The greatest challenge facing the architect working on the restoration of the grand home at 8 Vanderhorst St. was making it feel roomy and historic while dividing it into two units with all the modern conveniences expected in a luxury home.
Architect Robert " Buz" Morris says he began by ruling out a wholesale demolition of much of the interior.
While that decision ensured the house's interior preservation, it posed other challenges for fitting in kitchen space, bathrooms and closets -- the kinds of spaces that weren't there when a King Street hat merchant first built it around 1855.
Morris says he used the same approach that he did in the earlier restoration of the two-story slave quarters in the rear: keep as much original fabric as possible while making the new additions modern and simple.
This is most clearly seen in the partitions Morris created for new bathrooms and closets, as well as in the additional second-floor sleeping space, which is a bed and vanity that fold up into the wall when not in use.
Morris left the house's rear piazza enclosed but did expose the original columns, rail and balusters that were covered up, apparently during its original enclosure.
Inside, the space can be understood as a former piazza because Morris leaves the piazza ceiling in place and stops the new partition walls well beneath it.
"Why not celebrate the ceiling of the piazza?" he asks.
While the new windows in the enclosed piazza are contemporary, their black shade makes them fade into the background. The eye notices the columns and railings surrounding them.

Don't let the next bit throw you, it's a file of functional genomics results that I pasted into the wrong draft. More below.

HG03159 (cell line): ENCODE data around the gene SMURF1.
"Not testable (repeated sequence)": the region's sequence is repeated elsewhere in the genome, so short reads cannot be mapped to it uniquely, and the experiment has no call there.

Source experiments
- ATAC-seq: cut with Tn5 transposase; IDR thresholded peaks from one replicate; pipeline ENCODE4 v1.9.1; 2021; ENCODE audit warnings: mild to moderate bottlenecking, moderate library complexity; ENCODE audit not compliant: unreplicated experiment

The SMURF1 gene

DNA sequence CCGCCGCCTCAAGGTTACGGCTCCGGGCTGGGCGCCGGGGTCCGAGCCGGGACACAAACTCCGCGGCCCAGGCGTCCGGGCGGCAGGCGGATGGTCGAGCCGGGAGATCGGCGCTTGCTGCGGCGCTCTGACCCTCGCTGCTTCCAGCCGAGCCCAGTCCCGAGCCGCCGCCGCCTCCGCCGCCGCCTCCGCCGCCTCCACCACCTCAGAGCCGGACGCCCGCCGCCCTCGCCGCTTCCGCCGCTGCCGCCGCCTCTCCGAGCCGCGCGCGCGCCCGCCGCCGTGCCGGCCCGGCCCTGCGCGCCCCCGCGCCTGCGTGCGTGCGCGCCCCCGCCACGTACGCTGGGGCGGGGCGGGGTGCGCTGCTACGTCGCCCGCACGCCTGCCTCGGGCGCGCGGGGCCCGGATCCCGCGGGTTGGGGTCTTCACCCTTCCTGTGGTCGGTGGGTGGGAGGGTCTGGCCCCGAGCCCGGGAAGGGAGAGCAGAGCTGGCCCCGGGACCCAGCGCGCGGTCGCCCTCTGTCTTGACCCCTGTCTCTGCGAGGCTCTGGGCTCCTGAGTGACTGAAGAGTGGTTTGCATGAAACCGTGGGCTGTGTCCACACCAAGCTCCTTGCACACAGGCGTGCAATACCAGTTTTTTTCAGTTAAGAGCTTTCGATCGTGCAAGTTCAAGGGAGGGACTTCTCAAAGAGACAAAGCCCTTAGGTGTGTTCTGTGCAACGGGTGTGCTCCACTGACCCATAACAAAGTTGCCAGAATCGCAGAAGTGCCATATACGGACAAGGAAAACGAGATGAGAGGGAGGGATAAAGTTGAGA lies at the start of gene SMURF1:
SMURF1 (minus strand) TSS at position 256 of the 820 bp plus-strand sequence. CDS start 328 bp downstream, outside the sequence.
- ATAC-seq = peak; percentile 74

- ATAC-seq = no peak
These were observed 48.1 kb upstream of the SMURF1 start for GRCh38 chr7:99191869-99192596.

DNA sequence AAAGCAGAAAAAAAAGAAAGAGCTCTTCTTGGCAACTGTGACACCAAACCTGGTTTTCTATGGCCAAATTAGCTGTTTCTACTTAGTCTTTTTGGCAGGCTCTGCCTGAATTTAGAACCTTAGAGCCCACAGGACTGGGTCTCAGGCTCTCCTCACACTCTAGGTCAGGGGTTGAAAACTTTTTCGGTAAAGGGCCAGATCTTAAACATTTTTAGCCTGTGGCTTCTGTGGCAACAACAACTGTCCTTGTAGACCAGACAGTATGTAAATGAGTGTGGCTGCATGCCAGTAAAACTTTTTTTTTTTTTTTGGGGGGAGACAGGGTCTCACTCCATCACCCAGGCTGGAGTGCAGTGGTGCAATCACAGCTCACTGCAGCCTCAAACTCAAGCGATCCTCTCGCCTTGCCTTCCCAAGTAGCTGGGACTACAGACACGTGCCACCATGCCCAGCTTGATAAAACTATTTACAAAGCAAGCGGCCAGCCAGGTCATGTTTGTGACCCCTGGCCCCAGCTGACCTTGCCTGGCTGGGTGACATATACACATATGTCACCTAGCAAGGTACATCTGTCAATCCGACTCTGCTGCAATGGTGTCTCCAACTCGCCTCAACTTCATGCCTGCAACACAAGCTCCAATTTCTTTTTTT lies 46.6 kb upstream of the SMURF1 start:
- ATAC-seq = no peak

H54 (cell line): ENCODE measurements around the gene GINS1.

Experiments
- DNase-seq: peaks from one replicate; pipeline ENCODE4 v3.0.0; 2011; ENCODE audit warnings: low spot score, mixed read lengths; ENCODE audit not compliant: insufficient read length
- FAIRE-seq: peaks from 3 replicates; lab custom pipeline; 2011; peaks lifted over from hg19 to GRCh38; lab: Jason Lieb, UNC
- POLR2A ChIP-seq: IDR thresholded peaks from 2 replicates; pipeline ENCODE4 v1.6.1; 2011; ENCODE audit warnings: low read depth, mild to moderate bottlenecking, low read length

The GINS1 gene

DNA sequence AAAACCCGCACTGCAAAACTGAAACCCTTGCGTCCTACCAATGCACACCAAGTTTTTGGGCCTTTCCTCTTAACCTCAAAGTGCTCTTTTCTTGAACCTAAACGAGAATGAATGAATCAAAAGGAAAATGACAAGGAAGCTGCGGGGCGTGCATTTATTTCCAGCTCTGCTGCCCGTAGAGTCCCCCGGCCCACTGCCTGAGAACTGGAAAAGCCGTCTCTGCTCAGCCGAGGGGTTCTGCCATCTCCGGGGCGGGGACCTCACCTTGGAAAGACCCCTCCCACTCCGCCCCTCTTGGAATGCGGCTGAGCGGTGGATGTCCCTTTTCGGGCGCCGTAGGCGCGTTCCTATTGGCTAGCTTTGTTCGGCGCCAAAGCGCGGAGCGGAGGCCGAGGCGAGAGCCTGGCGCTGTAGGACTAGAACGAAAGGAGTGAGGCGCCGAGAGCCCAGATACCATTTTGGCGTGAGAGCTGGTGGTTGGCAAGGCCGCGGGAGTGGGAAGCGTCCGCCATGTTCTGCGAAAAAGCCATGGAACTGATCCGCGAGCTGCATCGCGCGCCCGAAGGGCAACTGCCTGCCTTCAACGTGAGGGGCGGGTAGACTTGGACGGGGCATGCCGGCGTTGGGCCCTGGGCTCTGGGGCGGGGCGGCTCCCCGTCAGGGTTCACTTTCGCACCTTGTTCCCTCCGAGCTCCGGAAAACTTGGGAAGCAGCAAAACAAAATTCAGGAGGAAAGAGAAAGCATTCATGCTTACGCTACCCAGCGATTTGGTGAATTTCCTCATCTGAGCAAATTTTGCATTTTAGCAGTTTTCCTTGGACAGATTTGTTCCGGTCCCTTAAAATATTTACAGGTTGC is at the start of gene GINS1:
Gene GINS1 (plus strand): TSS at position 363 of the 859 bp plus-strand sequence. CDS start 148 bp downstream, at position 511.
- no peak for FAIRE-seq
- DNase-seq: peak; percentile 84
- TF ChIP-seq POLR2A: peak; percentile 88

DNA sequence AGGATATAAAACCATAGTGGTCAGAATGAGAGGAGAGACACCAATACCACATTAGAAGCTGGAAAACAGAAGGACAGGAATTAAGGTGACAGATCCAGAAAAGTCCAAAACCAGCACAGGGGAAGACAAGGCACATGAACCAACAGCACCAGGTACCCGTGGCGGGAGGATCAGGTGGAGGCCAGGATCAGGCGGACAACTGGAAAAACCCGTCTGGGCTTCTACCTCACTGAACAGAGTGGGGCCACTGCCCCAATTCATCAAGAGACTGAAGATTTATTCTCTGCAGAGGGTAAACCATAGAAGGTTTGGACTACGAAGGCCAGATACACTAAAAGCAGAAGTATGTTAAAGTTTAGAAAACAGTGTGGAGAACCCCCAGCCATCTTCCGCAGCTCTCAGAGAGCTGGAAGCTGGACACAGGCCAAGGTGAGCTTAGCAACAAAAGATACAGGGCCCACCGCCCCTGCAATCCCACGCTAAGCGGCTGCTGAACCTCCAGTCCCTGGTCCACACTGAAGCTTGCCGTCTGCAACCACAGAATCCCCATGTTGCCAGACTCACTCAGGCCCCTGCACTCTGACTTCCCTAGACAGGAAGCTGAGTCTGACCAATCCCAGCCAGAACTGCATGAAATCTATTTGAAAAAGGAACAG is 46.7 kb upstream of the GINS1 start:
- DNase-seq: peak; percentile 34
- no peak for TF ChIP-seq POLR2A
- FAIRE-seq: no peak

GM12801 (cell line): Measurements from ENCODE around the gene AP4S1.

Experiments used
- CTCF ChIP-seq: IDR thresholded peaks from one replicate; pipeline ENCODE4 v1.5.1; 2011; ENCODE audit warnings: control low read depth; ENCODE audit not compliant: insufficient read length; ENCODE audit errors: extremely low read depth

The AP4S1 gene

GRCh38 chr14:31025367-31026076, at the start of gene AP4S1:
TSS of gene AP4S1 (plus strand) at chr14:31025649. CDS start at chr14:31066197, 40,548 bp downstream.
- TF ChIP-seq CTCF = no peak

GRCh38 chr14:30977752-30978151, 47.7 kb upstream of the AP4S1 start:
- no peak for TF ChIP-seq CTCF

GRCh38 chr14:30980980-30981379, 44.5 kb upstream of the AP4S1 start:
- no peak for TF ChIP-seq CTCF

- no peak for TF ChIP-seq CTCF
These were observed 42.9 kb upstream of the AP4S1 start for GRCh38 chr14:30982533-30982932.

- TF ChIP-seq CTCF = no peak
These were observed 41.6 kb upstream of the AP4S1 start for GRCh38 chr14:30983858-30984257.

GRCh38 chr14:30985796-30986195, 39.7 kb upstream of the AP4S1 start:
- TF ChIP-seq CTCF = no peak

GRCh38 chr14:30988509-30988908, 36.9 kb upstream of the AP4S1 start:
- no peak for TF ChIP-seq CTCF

Likewise, the only piazza lights visible from the street are the gas lanterns, but each piazza has a series of 35-watt lights that are hidden.
"The idea is to make the modern subordinate to the historic," Morris says.
Perhaps the neatest trick is the way Morris recycles what likely would have been unused or wasted space in a more conventional renovation.
The house was built with a masonry cistern underneath that measured about 10 feet by 12 feet.
Morris' design turns this underground space into two wine cellars by adding a new wall that splits this space into two -- one accessed from the second floor by a small elevator; the other by a hole in the floor that opens onto a wooden ship ladder.
The renovation actually included the addition of a new 4,000-gallon cistern outside, but it's not likely to be as useful as the old one.
Morris says the hurdles behind getting government permission to reuse that collected water -- even to irrigate the landscaping -- were too onerous.
As a result, the new cistern will be used only as a sort of catch basin, to help keep the property from flooding during a heavy rain.
At least until the year 2150, when someone might renovate it as a place to keep beer.
The CARTA bench at U.S. Highway 17 and Mathis Ferry Road survived its first week following my June 26 column revealing it as an unpermitted work of "guerilla architecture." In fact, CARTA director Howard Chapman also passes on his thanks to the anonymous architects who put it there.